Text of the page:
By Ashley Davis, Marketing Services
For Elizabeth—or Liz, as she's known around the office—one of the best parts of her job is meeting those members of the community who consider themselves to be lifelong learners. As a program coordinator within Continuing Studies' Arts and Science unit, Liz coordinates the humanities courses, as well as the ever-popular Deans' Lunchtime Lecture Series—where UVic faculty members give talks on the interesting research being done on campus.
"Because I attend many of the lectures and programs that I organize, I get to meet […] faculty members who are passionate about their research and teaching, [as well as] community members with so many different interests, who thrive on feeding their curiosity about the world we live in. Being able to play even a very small role in connecting these two groups is energizing."
While it is clear that the people she works with are a big part of Liz's life, and she claims she often looks forward to "a great big laugh at coffee time with my amazing colleagues", it is her parents who she names as her most influential mentors. They've each had positive effects on her throughout her life, in their own way. From her father, she learned the importance of a sense of humour and of questioning the world around her, while her mother's belief that there is goodness in everyone—even if you sometimes have to look really hard—shaped her empathetic outlook.
You can tell her parents are still strong influences in her life, as Liz proudly displays a letter pinned to her office bulletin board, written to her by her father when she was just 13 years old.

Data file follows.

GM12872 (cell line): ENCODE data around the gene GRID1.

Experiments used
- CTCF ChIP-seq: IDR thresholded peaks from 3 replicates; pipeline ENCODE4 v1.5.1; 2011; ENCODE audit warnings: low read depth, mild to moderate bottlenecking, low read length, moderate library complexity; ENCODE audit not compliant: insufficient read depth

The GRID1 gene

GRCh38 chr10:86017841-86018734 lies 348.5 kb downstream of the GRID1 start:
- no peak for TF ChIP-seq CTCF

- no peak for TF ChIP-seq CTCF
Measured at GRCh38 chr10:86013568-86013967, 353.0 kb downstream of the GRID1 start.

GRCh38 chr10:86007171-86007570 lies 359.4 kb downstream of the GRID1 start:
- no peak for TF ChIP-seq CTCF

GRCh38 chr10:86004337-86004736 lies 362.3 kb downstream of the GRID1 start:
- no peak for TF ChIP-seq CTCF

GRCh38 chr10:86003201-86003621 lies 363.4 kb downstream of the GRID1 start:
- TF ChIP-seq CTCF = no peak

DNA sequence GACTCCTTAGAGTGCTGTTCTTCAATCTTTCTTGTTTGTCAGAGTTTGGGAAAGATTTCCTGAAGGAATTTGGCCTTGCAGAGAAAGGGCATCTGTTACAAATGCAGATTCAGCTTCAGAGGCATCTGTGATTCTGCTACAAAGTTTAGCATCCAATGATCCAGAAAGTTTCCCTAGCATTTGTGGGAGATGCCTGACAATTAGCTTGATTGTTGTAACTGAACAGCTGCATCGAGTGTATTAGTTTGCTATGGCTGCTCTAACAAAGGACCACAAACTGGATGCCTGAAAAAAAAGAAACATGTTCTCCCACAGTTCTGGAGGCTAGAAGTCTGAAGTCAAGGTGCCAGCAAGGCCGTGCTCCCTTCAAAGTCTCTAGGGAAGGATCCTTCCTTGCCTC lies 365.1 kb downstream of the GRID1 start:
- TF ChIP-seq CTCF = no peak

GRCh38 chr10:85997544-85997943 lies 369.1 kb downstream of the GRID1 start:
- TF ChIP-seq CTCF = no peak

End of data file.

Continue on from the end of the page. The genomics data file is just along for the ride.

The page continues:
"It's actually a magazine article that he wrote about the origins and importance of our public education system, but he styled it as an anonymous letter to me. I thought it was pretty great when I was a teenager, and it becomes more and more important to me the older I get. It reminds [me] to nurture certain parts of myself."
As a mother herself, you start to get the impression that Liz aims to instill the same strengths in her children that her parents gave her. She jokes that she likes to annoy her family with her resourcefulness by reminding them: 'You'll always find what you need.'
For example she says, "[If] I need something specific and can't find it, a reasonable alternative always appears. Even if it's [not] what I wanted in the first place," Liz explains, "I make it work, and then annoy them by saying, 'You’ll always find what you need!'" Now the average person wouldn't necessarily agree—I mean, how can someone make something out of nothing? This is where Liz's MacGyver-like skills, and more importantly her positive MacGyver-like mindset, come in handy. She starts to tell a story about how her daughter, when very young, once wanted to fix an item and excitedly looked to Liz and yelled, "Mom, fix it with tape!", as if she could just wave a magic wand and all would be well again. But that's exactly what happened—because remember, 'You'll always find what you need.'
Liz is the first to note that this motto may not apply to all situations, but it certainly gives you a small glimpse into the type of world that a positive thinker chooses to live in.
Want to learn more about Liz's humanities courses and the Deans' Lunchtime Lecture Series?